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Elizabeth Holmes’s Ex-Boyfriend Set to Go on Trial in Theranos Case

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Elizabeth Holmes was a star entrepreneur whose trial for defrauding investors in her blood-testing start-up became one of the biggest Silicon Valley spectacles since the introduction of the iPhone. Her conviction in January marked a rare moment in the boastful history of technology: A chief executive was held criminally responsible for lying.

For much of her trial, Ms. Holmes sought to blame her deputy and former boyfriend, Ramesh Balwani, for what went wrong at her company, Theranos. Now Mr. Balwani, who is known as Sunny, will have the opportunity to respond in his own fraud trial. Jury selection was scheduled to begin on Wednesday in the same federal courtroom in San Jose, Calif., where Ms. Holmes’s fate was determined.

The first trial offered, and the second trial promises, a close examination of an unusual relationship between a young woman and an older man. Ms. Holmes and Mr. Balwani had a secret romance that was also a professional alliance, an exciting promise to improve health care for millions that instead put patients at risk. Their blood testing did not work, even as they assumed new and better technology would rescue them from their reckless claims.

Mr. Balwani, 57, is a former software executive who made a fortune during the late 1990s dot-com boom. He befriended Ms. Holmes when they were studying in China the summer before her freshman year at Stanford University. Their romantic relationship eventually led him to join Theranos in 2009 as president and chief operating officer.

He was the opposite of a star, barely mentioned in the glowing cover stories about Ms. Holmes and Theranos. By all evidence, however, Mr. Balwani and Ms. Holmes, now 38, were a team that ruled the start-up tightly. Few knew they were in a relationship.

“She was the Wizard of Oz, dazzling the investors and media, but he was the one behind the curtain working the machinery,” said Reed Kathrein, a San Francisco lawyer who successfully sued Ms. Holmes and Theranos in 2016 on behalf of investors. He said he was confident the prosecution would show that “he knew she was lying and never put a stop to it.”

“He knew everything,” Mr. Kathrein said.

Mr. Balwani’s trial will go over familiar ground. He faces the same 12 charges that Ms. Holmes initially confronted. (One count was dropped after a procedural error by the government.) He has pleaded not guilty.

Ms. Holmes was found guilty on four counts of defrauding investors and acquitted on four counts of defrauding patients; the jury deadlocked on the remaining three investor counts. She will be sentenced in the fall.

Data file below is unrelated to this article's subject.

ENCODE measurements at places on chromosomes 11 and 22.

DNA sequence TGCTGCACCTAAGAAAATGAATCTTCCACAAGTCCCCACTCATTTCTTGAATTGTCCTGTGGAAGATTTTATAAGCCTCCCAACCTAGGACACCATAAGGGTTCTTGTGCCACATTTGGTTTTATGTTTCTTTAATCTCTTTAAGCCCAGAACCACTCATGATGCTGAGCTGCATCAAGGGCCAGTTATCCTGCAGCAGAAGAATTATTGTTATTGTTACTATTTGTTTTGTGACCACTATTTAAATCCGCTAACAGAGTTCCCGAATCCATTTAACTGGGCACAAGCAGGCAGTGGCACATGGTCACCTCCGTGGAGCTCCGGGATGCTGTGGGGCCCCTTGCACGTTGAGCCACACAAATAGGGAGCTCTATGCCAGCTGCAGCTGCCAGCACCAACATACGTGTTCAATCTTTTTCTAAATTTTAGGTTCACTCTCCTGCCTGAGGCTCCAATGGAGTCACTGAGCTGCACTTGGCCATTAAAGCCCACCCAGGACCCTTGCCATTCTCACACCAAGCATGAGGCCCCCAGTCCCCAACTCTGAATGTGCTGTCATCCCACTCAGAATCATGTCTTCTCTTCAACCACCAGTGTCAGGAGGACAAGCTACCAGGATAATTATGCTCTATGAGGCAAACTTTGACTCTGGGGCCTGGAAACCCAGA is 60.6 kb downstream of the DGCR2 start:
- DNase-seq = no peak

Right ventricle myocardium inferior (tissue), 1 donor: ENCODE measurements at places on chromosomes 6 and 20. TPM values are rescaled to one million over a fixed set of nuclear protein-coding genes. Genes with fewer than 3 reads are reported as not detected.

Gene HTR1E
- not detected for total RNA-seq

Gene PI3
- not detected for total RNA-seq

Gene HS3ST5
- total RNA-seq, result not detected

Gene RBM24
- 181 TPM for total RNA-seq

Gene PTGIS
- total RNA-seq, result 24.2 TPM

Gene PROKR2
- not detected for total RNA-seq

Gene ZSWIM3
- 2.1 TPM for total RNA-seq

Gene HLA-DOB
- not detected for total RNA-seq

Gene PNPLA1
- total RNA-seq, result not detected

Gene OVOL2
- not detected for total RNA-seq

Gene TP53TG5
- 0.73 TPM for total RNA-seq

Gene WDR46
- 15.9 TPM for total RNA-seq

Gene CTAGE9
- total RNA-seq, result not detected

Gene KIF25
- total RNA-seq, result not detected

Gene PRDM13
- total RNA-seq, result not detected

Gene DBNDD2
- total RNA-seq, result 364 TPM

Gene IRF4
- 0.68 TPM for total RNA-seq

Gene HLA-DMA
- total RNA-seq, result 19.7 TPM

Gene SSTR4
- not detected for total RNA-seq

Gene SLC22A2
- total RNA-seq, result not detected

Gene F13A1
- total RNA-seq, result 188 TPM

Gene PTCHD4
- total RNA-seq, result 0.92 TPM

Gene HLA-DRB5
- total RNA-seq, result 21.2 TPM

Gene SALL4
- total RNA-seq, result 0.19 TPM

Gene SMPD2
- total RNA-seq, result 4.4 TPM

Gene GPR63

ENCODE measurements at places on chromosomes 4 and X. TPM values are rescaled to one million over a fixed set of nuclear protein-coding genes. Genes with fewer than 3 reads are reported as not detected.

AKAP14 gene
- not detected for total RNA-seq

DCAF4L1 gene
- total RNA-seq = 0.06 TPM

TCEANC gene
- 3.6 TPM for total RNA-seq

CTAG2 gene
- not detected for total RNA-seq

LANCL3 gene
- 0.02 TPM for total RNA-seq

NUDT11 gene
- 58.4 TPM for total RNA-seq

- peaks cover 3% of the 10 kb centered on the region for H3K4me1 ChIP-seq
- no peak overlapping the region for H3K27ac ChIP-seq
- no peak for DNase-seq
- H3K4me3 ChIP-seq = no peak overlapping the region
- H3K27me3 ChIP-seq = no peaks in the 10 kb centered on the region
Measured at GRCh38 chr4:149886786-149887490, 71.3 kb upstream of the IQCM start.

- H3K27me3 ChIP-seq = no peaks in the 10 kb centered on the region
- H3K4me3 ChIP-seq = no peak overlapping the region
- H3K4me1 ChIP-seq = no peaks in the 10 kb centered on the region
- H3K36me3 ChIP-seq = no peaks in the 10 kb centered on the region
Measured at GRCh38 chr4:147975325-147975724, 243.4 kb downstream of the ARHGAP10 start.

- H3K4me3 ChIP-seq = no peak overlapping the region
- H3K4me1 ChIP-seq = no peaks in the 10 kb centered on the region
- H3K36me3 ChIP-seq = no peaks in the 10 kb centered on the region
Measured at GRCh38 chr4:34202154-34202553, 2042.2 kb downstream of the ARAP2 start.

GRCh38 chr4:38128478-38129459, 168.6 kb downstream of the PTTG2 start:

The consensus among legal experts following the case is that the government’s successful prosecution of Ms. Holmes will give it a boost in Mr. Balwani’s trial.

“​​The government has had the opportunity to do a full run, so they will have learned what worked and what didn’t,” said James Melendres, a former federal prosecutor who represents corporate clients.

Prosecutors, Mr. Balwani and his lawyers declined to comment. Through her lawyers, Ms. Holmes declined to comment.

While Ms. Holmes’s background has been extensively documented, relatively little is known about Mr. Balwani, including why he is called Sunny.

An experienced software executive, he had the good luck to have his start-up purchased by a larger firm right before the 2000 stock market crash, yielding him about $40 million. He got a divorce, went back to school to get an M.B.A. and study computer science, and bought fancy cars. (His license plate, in a nod to Karl Marx, was DASKPTL.) When he joined Theranos, he invested millions of his own money in it, his lawyers have said.

At Theranos, he had a reputation for being a harsh, demanding boss who became increasingly paranoid that employees would steal trade secrets that would supposedly revolutionize blood testing. In an incident recounted by the journalist John Carreyrou, Mr. Balwani called the police to chase after a departing employee, explaining that the former worker “stole property in his mind.”

Mr. Balwani’s lawyers are expected to emphasize his lack of experience in biomedical devices, which were at the heart of Theranos’s claims. Legal experts said he was unlikely to testify. He’d most likely be less sympathetic on the witness stand than Ms. Holmes, a new mother who played up her youth and arrived in court holding hands with her mother and her partner.

“He doesn’t have those optics in his favor,” said Ann Kim, a former federal prosecutor who represents companies undergoing government investigations.